Excerpt from The Last Amanuensis

My hands no longer tremble when I pierce his papery skin. I've learned how much force to apply, how to tilt the hollow needle just enough to fill the tiny wound with color without blurring the line. I know what he can bear. I can read the change in his breathing that tells me he needs a break.

He's reached that point now. I straighten from my awkward position, crooked over his bared buttocks, and set the gleaming apparatus down on the bedside table next to the flickering candles. With Preceptors on patrol twenty four hours a day, we dare not risk the gas lamps.

“Some water, sir?”

Moving with care so as to not to smudge my work, he twists to take the glass from my gloved hand and drains the contents. “Thank you, Adele.” The weariness in his voice sets up an ache under my sternum. Seeing what it costs him, I would dissuade him from this endeavor if I could. I've also learned, though, that it is useless is to argue with the professor when he has set his mind on something.

Sweat has plastered his snow-white hair to his forehead, but his ice-blue eyes are clear as ever and his firm-set lips warn me against any protest. “Continue, please.” He stretches out once again upon the sheet, his night shirt up around his waist. “Let's get this over with.”

He's less scrawny than you'd expect of a man his age. There's still some muscle in his lean thighs, and his sparse-haired chest has been spared that sunken quality so common in older men. The flesh hung on his rangy skeleton hardly sags, although the powdery surface feels delicate as onion-skin.

When we began, I was terrified it would tear under the needle. I couldn't bring myself to push the steel nib all the way through the epidermis to the pigment-loving layer below. With admirable patience that made me ashamed of my timidity, he instructed me in the proper methods, offering his forearm as my practice canvas.

He told me once, at dawn neared and the candles sputtered out, that I was the most skilled of all the secretaries he has employed over the years. I remember his praise on the nights he does not require my services, when I lie awake thinking about him and our perilous enterprise. It almost melts the lump of cold fear that has taken up residence my chest.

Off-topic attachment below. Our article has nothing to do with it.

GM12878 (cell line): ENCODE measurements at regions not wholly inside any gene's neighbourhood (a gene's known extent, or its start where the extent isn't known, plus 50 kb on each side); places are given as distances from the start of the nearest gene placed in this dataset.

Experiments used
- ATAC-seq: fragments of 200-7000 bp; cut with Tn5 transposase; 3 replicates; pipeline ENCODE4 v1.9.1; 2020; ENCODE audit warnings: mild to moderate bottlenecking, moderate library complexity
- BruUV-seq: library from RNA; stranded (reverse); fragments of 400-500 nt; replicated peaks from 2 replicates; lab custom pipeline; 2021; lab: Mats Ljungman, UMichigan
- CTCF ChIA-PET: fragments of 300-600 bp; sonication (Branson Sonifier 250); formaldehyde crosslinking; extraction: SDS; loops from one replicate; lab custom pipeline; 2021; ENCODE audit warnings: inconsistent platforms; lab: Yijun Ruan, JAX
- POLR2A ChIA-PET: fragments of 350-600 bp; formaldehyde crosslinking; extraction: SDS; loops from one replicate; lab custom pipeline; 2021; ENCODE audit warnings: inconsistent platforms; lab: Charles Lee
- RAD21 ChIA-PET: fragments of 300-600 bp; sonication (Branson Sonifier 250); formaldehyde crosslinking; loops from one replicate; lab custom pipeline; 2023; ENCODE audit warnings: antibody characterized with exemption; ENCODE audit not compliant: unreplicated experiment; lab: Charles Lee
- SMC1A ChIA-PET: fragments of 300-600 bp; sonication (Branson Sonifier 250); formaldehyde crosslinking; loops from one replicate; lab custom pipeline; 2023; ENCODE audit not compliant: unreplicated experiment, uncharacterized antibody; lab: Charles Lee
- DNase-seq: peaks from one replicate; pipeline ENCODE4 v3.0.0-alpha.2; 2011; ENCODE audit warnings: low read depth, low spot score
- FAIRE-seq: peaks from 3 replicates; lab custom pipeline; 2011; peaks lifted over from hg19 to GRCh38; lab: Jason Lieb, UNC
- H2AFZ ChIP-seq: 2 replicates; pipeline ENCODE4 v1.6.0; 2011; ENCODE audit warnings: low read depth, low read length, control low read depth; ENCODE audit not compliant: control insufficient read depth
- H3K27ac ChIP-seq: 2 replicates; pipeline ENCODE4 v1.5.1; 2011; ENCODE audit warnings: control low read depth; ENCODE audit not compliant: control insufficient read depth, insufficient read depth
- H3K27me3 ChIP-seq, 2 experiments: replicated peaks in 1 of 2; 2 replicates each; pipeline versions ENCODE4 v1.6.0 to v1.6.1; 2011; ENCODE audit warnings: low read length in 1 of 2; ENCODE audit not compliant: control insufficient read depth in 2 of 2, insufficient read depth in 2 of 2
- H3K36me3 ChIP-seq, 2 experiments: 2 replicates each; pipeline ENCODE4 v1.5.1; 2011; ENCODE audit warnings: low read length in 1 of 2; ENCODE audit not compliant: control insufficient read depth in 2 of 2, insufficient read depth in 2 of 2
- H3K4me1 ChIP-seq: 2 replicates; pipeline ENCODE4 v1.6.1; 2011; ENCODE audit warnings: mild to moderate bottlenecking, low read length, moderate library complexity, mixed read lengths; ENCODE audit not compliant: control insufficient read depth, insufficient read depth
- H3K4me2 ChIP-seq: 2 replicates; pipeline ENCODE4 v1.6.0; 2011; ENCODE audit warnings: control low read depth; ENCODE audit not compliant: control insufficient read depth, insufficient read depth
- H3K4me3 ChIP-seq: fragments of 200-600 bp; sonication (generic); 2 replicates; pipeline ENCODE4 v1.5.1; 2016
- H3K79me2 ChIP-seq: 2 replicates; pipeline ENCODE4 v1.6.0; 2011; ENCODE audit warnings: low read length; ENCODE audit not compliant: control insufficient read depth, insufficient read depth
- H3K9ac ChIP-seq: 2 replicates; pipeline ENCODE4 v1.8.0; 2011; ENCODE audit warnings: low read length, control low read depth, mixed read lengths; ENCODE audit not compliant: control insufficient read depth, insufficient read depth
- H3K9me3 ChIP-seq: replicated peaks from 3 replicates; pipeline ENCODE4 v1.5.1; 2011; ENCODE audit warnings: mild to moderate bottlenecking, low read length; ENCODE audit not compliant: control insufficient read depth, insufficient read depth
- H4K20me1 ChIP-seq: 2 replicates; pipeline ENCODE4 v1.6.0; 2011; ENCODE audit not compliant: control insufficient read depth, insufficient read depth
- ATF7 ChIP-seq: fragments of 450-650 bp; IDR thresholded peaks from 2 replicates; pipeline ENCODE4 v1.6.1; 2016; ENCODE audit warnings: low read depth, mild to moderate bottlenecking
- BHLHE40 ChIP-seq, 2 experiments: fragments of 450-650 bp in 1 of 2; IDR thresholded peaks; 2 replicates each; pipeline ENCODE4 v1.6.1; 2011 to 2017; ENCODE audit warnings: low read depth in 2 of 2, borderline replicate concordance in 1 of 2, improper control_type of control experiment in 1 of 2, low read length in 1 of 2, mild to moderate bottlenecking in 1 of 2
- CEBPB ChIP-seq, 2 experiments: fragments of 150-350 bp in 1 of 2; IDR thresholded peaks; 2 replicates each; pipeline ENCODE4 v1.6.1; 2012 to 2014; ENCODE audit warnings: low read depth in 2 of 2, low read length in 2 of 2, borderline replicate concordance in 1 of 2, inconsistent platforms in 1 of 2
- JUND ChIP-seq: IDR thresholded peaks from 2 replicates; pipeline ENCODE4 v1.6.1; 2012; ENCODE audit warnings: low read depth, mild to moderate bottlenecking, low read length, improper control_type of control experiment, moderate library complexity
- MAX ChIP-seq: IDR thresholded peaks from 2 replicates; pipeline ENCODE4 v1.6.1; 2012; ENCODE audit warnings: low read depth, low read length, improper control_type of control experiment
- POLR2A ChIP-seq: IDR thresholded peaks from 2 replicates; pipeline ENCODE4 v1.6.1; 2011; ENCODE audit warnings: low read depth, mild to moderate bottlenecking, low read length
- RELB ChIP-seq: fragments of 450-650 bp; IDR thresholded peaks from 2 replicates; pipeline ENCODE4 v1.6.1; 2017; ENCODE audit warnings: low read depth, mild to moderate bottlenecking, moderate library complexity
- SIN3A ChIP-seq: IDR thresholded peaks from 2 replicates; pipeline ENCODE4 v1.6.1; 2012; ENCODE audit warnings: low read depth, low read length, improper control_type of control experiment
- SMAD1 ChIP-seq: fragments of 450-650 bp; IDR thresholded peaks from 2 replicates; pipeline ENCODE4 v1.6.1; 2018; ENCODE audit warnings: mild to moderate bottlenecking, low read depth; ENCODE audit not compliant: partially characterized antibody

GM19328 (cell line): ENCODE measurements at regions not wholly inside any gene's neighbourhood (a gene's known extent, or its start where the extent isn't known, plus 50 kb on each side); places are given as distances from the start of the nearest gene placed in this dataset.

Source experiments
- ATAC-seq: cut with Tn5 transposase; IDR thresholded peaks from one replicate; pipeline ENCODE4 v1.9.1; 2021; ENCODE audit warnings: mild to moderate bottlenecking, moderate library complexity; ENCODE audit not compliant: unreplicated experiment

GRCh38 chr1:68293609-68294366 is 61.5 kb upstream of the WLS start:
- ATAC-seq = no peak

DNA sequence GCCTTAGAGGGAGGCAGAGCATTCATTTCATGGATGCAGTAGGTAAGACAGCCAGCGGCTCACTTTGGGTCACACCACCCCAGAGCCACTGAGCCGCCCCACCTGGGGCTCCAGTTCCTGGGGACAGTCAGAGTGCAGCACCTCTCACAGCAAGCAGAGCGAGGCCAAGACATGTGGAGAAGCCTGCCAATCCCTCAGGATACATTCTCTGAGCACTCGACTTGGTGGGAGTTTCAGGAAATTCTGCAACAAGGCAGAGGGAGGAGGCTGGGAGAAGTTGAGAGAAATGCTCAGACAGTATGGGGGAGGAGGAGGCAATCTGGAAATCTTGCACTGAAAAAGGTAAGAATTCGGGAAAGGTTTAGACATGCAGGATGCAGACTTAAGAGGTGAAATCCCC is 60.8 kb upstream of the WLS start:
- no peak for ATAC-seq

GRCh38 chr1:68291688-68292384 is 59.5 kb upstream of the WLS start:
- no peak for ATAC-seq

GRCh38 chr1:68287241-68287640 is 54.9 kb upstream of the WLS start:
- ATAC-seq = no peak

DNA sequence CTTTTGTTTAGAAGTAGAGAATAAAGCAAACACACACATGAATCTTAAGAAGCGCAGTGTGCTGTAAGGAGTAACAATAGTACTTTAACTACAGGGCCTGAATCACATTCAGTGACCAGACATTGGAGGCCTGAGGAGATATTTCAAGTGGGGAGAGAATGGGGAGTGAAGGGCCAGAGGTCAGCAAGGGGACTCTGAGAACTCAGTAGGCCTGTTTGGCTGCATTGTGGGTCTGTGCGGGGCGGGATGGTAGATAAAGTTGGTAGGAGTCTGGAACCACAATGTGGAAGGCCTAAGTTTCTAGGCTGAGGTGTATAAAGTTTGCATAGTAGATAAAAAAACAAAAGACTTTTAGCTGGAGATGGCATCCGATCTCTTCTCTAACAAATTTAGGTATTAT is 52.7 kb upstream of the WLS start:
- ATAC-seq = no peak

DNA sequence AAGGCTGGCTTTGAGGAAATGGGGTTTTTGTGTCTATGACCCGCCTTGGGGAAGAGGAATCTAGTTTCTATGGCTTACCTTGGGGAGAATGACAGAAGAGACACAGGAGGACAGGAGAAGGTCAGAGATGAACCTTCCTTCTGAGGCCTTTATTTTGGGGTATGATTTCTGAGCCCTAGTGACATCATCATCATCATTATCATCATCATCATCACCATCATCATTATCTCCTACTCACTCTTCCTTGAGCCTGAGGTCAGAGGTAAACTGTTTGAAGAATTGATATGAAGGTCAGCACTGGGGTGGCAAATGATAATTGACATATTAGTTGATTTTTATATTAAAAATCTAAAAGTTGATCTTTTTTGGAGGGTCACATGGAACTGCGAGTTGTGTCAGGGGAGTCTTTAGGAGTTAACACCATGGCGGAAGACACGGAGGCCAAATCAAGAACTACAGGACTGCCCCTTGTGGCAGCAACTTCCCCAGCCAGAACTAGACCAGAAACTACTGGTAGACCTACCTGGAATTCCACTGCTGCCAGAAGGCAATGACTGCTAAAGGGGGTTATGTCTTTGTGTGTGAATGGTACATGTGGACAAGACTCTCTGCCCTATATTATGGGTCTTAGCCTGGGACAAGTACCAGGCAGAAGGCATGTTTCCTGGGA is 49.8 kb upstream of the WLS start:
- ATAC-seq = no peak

“Sorry, sir.” Picking up the instrument (one of his many clever designs), I apply the needle once more, resolutely ignoring the tiny gasp that escapes him. “Just three more words,” I add, tracing the pointillist curve of an S on the still unmarked spot below his right kidney.

He remains silent. Unutterably brave. I check the scrawled page spread out on the table, just to be sure – the ink is unforgiving of mistakes – then bend again to his pale flesh. Blood wells up from one of my punctures, glittering like a ruby in the snow. When I wipe the surface with an alcohol-soaked napkin, he quivers upon the mattress. Probably he is reacting to the sting, though I like to imagine it is my touch affects him thus.

Though I know he'll be angry, I cannot stop myself from stroking his naked arse, tracing the lines of text that march up the swell and down into the hollow between his legs. Some are written in my neat, squared hand. Others are unfamiliar. All are beautiful, a thousand words in reds, greens, purples, opulent as some medieval manuscript.

My employer shifts again, spreading his thighs a bit so that I glimpse the dusky, wrinkled mass of his sack. His living warmth penetrates the rubber of my gloves. I nearly tear them off, just so I can feel his skin against mine. My fingers tingle, drawn to his illumined flesh like steel to a magnet.

“Adele!” There's no fatigue in his voice now, no trace of weakness, nothing but iron determination. I flush with shame at my irresponsible distraction. “Finish the bloody poem.”

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